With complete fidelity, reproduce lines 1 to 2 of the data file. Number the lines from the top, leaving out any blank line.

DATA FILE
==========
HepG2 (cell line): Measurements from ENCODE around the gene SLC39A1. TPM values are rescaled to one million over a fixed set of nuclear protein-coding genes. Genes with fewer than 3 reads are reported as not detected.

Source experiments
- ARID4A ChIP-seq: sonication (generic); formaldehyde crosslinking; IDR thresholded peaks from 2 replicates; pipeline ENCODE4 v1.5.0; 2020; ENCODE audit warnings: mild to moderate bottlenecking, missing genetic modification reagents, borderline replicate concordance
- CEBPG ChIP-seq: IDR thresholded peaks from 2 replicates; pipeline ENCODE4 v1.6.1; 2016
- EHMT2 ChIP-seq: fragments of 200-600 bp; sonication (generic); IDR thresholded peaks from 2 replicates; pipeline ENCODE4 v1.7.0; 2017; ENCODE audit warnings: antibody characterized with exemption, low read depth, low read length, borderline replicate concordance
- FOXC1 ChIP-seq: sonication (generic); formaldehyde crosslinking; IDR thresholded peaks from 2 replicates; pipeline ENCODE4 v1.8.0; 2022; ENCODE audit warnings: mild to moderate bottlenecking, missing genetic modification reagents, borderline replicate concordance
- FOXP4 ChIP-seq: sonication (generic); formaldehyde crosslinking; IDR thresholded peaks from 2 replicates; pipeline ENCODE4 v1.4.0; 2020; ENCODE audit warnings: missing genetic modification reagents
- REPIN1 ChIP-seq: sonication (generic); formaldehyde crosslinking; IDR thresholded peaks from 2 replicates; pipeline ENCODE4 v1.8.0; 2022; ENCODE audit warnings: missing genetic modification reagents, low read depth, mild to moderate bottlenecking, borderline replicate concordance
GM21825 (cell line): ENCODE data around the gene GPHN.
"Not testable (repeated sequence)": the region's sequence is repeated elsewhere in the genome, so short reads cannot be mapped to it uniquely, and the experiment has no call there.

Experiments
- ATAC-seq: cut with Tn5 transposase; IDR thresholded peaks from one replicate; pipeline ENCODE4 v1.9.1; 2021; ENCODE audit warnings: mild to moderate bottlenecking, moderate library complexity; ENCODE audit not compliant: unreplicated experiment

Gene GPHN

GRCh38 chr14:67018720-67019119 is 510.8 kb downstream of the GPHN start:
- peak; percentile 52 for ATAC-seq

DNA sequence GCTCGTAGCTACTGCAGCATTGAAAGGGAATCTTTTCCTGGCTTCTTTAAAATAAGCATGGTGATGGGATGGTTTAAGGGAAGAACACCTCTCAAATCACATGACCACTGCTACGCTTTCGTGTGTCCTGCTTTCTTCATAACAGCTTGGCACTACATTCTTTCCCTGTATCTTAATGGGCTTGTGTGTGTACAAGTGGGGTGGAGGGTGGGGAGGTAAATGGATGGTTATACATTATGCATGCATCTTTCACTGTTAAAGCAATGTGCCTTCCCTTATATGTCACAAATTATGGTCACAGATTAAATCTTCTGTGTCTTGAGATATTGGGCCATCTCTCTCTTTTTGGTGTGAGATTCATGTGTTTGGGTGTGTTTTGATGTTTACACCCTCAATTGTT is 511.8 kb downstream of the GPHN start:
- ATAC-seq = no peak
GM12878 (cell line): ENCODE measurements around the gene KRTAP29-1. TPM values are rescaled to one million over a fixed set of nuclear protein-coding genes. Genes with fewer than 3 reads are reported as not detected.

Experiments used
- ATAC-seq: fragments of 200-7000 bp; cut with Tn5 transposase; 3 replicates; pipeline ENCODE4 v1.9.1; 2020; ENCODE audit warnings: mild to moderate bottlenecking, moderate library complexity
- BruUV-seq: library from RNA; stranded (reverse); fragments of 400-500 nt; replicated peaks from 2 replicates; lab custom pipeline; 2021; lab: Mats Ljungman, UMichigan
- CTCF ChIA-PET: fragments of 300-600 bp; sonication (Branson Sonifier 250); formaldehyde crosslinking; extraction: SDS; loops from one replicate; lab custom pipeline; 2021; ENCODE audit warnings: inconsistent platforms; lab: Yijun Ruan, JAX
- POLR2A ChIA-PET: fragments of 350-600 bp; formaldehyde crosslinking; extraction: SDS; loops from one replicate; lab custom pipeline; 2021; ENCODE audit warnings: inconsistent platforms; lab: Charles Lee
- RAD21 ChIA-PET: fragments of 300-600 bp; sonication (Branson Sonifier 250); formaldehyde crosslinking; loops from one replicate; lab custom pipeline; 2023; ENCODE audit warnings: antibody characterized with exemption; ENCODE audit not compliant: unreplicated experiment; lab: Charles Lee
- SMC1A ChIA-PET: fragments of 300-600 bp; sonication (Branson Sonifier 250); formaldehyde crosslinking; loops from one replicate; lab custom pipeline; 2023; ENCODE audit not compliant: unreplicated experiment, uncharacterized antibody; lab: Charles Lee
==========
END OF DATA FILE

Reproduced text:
HepG2 (cell line): Measurements from ENCODE around the gene SLC39A1. TPM values are rescaled to one million over a fixed set of nuclear protein-coding genes. Genes with fewer than 3 reads are reported as not detected.

Source experiments